What’s surprising really is the gullibility of the entire British media. How could they not tell that the revelations in the documentary were nothing more than a damp squib? All it amounted to was - wait for it - ‘the existence of a pro-Israel lobby’ .
Much worse, apart from missing the fact that this hyped-up firestorm was nothing but a spark, they failed to grasp that the whole thing was orchestrated by a much more sinister and pernicious lobby, the anti-Zionist lobby if you like. This is the lobby we should be far more concerned about because it has direct connections to the UK parliament through the Labour Party, and in particular its director of strategy and communications and as you'll see, Jeremy Corbyn features in Swisher’s tweets and reTweets. Bigly.
The Guardian’s Ewan MacAskill, that’s another beauty. See him on YouTube with The Donald, who realised at once that he is “A very nasty man.”
So, when we assumed “The Lobby” was just another example of the same old same old tiresome propaganda from the usual Islamists and Jew-bashers, we were expressing ‘the soft bigotry of low expectations.’
Yep. We take it as a given that they will lie, invent and manipulate. A bit racist, maybe, but there you are. Now, we must sit up and take notice. It’s in the Labour Party, it’s in our education system, it’s in the media. Watch out.
Wednesday, 18 January 2017
I heard Miriam Margolyes on Woman’s hour this morning. She appeared as a guest on one of those ‘chain’ interviews, where one speaker links to another (like a chain.)
I’m just a little uncomfortable with her constant need to push too much information at us, (“This is Radio 4!” warned a wary Jenni Murray) but I can sort of understand why she feels compelled to recount detailed toilet related and sexual anecdotes. It’s almost defensive. Or preemptive.
I can also understand why a Jewish, only-child of an overbearing mother and an unassertive father, who describes herself as “fat and a show-off” might have been attracted and flattered at being accepted by a large academic, strongly Arabist family, that of her university friend Elizabeth Hodgkin.
If I am right in assuming this was the opposite of her own family, it all sounds slightly self-hating and self-denying, but I’m sure the therapist and his fat, show-offy, provocatively lavatorially-mouthed, lesbian, thespian client would have explored all that in depth.
You’d think having a distinctive, honey-toned voice with the precise and cultured enunciation of a kind one rarely gets to hear nowadays would be enough of a professional asset for anyone without having to test how many insinuations and rude utterances she can get away with.
Whenever you hear Miriam Margoyles speaking about herself (My autocorrect, rather aptly, keeps changing the ‘M’ to a ‘G’) you’re always waiting to see how long till she mentions Israel.
She duly did so at the end of her interview - introducing the aforementioned university friend, her choice for the upcoming link in the chain, saying proudly that this family and this friendship showed her how to be “Not a Zionist” and citing the Tonge-like phrase “the way the Israelis treat the Palestinians”.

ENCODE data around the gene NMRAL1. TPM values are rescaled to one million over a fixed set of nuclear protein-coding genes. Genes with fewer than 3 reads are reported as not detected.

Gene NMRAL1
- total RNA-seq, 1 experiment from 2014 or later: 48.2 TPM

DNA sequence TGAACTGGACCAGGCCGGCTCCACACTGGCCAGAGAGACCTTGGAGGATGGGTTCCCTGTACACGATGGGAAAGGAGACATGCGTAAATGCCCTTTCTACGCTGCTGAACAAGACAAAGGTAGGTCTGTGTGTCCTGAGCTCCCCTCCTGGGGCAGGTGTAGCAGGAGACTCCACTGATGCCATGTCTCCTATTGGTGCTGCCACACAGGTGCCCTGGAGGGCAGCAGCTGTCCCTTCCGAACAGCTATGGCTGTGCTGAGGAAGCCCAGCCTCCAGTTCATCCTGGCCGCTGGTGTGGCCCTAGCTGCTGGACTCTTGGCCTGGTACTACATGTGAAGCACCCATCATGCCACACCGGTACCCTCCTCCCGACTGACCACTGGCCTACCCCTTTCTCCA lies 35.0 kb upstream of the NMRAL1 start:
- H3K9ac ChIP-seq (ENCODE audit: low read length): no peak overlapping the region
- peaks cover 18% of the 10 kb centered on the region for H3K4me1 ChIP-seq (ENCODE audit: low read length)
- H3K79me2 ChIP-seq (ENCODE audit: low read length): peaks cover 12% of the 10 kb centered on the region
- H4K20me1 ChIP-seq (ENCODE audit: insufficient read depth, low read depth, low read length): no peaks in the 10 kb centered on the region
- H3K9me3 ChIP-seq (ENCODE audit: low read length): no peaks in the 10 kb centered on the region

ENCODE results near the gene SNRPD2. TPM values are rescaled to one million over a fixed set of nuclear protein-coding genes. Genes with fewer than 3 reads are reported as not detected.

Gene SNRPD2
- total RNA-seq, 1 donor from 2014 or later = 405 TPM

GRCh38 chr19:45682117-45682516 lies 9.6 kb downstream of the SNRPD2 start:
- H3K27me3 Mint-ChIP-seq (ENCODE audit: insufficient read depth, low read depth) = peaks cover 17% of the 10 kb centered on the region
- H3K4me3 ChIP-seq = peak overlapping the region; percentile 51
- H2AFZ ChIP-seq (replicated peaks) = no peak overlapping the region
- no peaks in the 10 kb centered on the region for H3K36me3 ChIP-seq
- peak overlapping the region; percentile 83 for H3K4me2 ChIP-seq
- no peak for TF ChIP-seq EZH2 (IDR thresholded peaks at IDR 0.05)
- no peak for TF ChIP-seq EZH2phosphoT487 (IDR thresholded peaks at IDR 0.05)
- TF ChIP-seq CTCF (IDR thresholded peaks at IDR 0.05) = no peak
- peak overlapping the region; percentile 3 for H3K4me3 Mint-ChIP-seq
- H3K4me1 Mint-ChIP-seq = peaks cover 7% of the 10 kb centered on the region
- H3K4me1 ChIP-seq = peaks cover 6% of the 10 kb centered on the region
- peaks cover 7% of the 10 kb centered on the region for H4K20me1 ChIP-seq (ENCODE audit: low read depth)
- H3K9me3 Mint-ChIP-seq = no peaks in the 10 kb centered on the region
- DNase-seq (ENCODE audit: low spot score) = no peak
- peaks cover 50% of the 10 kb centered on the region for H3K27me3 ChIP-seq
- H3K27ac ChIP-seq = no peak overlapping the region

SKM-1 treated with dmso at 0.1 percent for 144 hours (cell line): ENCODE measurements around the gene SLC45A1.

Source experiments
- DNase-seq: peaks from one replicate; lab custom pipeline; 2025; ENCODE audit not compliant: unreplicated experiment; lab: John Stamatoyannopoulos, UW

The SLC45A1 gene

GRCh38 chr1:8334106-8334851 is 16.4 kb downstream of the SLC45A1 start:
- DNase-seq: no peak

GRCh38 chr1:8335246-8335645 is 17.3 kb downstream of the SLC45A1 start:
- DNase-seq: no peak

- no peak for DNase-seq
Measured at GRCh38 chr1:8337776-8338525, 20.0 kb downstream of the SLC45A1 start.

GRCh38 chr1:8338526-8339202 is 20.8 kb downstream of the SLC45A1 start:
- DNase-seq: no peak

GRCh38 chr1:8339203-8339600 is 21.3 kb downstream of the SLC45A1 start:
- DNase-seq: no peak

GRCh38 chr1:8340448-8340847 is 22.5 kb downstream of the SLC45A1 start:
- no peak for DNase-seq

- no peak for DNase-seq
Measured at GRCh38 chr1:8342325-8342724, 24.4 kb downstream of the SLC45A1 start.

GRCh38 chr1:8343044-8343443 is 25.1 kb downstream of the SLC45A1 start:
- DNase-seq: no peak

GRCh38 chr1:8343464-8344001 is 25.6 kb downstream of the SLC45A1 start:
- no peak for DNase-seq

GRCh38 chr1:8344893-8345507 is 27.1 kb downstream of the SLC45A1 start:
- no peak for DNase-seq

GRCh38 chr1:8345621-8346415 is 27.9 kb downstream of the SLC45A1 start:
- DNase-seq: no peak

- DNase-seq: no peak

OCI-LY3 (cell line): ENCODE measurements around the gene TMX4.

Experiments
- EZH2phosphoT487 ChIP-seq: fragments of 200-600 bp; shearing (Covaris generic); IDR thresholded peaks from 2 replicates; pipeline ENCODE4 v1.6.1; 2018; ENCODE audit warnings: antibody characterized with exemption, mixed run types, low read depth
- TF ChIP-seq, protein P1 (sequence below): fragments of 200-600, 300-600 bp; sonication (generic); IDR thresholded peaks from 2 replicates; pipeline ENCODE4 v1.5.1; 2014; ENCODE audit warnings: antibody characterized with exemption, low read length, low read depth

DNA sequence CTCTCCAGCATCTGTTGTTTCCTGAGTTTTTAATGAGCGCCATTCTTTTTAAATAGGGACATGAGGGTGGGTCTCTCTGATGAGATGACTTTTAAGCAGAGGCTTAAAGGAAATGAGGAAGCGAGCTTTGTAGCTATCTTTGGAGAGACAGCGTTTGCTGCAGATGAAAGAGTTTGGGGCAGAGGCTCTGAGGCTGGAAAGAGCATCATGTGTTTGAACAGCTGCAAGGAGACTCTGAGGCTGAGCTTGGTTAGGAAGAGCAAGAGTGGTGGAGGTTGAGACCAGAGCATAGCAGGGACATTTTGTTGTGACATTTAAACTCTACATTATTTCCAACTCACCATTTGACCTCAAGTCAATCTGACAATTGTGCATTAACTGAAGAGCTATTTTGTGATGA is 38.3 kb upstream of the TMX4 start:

I don’t think she has given much thought to the way the Palestinians treat the Israelis, not to mention what they would do with them if only they could.
I happen to know some academic, aristocratic and (temporarily) military Arabists who had spent time hobnobbing with “Johnny Arab” in the old days. I must say I was alarmed at their tendency to laugh affectionately at the superstitious, volatile and unpredictable nature of some of the gun-toting characters they encountered back then in some Godforsaken area of the Maghreb.
Although Miriam’s friend’s family may not be anything like that, I would imagine that they would know enough to advise Miriam that the Palestinians they’re so fond of might not approve of the homosexuality she talks so incontinently and openly about.
A quick update on our semi-collaborative post: ”We have to talk about Laura.”
“Laura Kuenssberg report on Jeremy Corbyn breached accuracy and impartiality rules, BBC Trust finds”
The BBC breached accuracy and impartiality rules with a News At Six report by Laura Kuenssberg on Labour leader Jeremy Corbyn, its governing body has ruled.
An item, which aired in November 2015, inaccurately represented the Labour leader’s views on a shoot-to-kill policy in the aftermath of the Paris terror attacks, it found.
The complaint, by a member of the public rather than Mr Corbyn himself, was rejected four times previously under the BBC’s own editorial standards policies, before the Trust finally ruled against the programme.
BBC executives immediately moved to protect Kuenssberg, going public to say they disagreed with the finding and did not see any grounds to discipline their political editor.”
But the report ends with:
“Trustees agreed they had seen no evidence of bias. However, the Committee decided on balance that because of the breaches of accuracy as a consequence, the item was also not duly impartial."
Tuesday, 17 January 2017
What did you think of Theresa May’s speech, then?
Of the ‘early responders’, one of the first off the blocks was Guido. When I quickly looked on his website there were but a few dozen comments from the below-the-line reception class .They were mostly enthusiastic.
Peter Walker in the Guardian said:
“The more vehement Brexiteers are, as you might expect, generally very happy with May’s speech”.
(therefore Guardian / BBC probably not)